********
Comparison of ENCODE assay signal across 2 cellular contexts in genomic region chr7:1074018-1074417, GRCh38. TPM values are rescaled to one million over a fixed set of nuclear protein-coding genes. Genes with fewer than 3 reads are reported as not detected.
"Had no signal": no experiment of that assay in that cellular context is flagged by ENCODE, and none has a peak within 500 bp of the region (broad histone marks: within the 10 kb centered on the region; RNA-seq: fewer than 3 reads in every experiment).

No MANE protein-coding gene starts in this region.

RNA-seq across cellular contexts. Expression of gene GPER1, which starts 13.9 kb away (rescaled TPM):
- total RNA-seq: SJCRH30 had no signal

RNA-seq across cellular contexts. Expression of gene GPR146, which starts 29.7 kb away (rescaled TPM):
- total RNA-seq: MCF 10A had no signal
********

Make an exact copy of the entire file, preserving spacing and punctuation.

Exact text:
Comparison of ENCODE assay signal across 2 cellular contexts in genomic region chr7:1074018-1074417, GRCh38. TPM values are rescaled to one million over a fixed set of nuclear protein-coding genes. Genes with fewer than 3 reads are reported as not detected.
"Had no signal": no experiment of that assay in that cellular context is flagged by ENCODE, and none has a peak within 500 bp of the region (broad histone marks: within the 10 kb centered on the region; RNA-seq: fewer than 3 reads in every experiment).

No MANE protein-coding gene starts in this region.

RNA-seq across cellular contexts. Expression of gene GPER1, which starts 13.9 kb away (rescaled TPM):
- total RNA-seq: SJCRH30 had no signal

RNA-seq across cellular contexts. Expression of gene GPR146, which starts 29.7 kb away (rescaled TPM):
- total RNA-seq: MCF 10A had no signal